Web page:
Role-plays are a great way of practicing new skills. But often workshop participants complain that they don't enjoy the role-play simulations because they don't feel real, making  them ultimately learn less.  Fortunately, as a trainer/facilitator there is a lot you can do to make role-playing real. Starting with these 6 ways to make Role Plays REAL:  1. Work with real situations Role play becomes more real when participants can use their own experiences. I love to work with situations that the participants come up with themselves. Reason being that if someone suffers from the miscommunication with a colleague at work, role-playing that exact situation will feel a lot more real than a standardized case scenario. 2. Have the Participant choose his opponent Let the participant always choose an 'opponent' himself. I promise you he will automatically choose someone who looks like the person he finds it difficult to deal with in real life. By doing th

Why content is not training

I love yoga.  So much so that I take weekly classes.  Because I live close to one of the best Yoga studio's in WA, the classes I attend are delivered by top-tier teachers. This means that I often find myself side-by-side with amazing yogis from all over the world. This is a little like finding yourself singing with Celine Dion or acting alongside Julia Roberts. Here’s the thing that I’ve noticed, though.  We (myself and these yoga stars) are doing the exact same steps to the exact same music in the exact same place at the exact same time, yet it sure doesn’t look that way.  Why, why, why?  The answer is a single word: skill. What we are doing is the same. How we are doing it is not. And, this is why content isn’t training. Content provides the what. Training provides the how. It concerns me when I hear content being discussed more and more frequently as being synonymous with training. Taking a course on can provide you with the what, but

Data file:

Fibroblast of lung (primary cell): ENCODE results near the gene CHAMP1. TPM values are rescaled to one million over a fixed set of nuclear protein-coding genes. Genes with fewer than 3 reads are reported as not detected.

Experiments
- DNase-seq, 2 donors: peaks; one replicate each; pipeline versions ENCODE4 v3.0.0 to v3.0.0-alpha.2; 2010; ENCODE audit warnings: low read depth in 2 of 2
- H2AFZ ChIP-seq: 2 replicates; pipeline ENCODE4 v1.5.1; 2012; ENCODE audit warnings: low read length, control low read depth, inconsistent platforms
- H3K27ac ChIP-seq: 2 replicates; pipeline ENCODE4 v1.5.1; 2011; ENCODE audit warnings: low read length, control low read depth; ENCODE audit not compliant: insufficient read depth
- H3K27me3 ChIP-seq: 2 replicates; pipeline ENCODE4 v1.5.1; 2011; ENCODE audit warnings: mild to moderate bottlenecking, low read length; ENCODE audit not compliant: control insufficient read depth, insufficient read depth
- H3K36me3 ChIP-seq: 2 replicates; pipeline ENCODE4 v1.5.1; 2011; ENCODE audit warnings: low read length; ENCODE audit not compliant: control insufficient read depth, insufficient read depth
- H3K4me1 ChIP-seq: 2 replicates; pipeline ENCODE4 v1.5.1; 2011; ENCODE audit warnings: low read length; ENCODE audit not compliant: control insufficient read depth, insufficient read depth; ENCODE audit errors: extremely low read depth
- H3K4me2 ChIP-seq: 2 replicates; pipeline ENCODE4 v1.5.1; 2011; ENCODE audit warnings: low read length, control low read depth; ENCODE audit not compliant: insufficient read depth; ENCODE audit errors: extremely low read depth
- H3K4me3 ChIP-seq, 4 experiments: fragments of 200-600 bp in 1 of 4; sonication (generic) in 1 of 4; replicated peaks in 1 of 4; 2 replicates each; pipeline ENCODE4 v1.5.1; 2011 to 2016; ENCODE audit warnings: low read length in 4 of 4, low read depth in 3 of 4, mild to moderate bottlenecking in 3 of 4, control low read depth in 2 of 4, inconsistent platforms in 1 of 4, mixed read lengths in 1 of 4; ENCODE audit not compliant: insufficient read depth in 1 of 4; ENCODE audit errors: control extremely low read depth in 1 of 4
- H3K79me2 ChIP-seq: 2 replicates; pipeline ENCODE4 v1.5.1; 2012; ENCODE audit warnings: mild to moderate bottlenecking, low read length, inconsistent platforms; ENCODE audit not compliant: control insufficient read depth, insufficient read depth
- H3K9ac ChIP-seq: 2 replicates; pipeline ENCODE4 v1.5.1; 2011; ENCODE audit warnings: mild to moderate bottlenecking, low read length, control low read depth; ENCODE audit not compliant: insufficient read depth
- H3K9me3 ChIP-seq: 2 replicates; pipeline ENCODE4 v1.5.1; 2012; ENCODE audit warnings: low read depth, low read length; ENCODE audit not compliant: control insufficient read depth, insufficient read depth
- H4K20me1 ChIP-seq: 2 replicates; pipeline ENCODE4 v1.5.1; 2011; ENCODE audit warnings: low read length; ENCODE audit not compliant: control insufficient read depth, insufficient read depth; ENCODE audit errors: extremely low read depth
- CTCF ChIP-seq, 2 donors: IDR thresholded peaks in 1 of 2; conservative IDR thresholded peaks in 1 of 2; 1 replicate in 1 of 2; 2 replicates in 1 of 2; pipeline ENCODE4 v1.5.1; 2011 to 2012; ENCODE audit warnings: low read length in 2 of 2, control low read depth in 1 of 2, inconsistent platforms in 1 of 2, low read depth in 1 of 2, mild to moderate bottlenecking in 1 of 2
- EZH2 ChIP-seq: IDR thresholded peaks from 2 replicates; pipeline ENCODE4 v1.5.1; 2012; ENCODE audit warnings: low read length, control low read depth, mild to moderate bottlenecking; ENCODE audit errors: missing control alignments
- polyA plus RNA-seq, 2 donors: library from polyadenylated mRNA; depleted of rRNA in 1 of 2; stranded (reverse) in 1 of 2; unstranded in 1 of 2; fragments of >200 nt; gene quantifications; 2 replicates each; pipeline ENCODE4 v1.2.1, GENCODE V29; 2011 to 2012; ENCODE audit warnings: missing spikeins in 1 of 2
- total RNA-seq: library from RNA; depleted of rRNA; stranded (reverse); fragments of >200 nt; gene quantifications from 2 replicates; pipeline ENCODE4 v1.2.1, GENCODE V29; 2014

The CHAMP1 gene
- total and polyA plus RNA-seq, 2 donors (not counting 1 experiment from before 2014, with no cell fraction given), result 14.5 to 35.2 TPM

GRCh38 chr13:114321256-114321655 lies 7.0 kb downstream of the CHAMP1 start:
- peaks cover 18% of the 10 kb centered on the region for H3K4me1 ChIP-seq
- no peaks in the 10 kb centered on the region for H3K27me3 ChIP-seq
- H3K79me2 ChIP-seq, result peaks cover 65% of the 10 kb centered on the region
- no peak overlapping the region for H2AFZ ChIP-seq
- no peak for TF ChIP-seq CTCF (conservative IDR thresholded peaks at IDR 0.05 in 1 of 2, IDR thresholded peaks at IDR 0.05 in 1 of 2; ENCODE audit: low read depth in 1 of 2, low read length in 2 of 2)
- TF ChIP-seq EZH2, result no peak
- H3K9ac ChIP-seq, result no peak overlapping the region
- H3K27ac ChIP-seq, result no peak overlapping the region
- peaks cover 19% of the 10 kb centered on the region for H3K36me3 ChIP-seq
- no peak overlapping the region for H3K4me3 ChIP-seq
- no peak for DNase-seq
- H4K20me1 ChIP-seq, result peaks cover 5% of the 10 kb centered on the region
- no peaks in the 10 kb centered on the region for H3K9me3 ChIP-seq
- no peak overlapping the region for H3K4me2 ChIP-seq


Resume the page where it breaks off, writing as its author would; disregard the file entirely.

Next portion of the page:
The Secret to Memorizing Anything

Working in the field of Training and Development I meet A LOT of workshop participants. Meeting all these new people is one of the best parts of my job, but when I just started out running training workshops I had serious trouble remembering the participants names...    I believe calling someone by their name is a simple way to make them feel recognized so I quickly resolved the problem.  By using name tents.  It didn't take long before I knew this was a big mistake. It just didn't fee right. I felt like a fraud calling out someones name right after I secretly peeked at their name tent.    Dale Carnegie once said, “A person’s name is to that person the sweetest and most important sound in any language.” s o I knew I had to find a way to remember people’s names if I wanted to truly connect with them. I started using the same  formula that I use in my workshop design to help people retain more from their training course. It's called Spaced Repetition. I

Training Managers for Mental Health Conversations

Last week I visited a new coffee place in the city. As I walked in, there was nobody behind the till. A young man in his twenties was making coffees for two business men and told me he'd be with me as soon as possible.  Then suddenly another employee appeared from the kitchen.  Her eyes red from crying.  Desperately biting her lip in an attempt to keep a straight face. She jumped behind the till and asked me for my coffee order without making eye-contact.    I asked her if she was OK.  She said she was fine.  I said I had trouble believing her.  She said she was just trying to keep it together. I asked her if there was anything I could do for her.  She said she just wanted to get some air. So after her young male colleague agreed to take over, we stepped outside together.  She told me she didn't want anybody to  find out she was suffering from anxiety. This job was very important to her.  When I asked her why she didn't talk to her manager, she reassu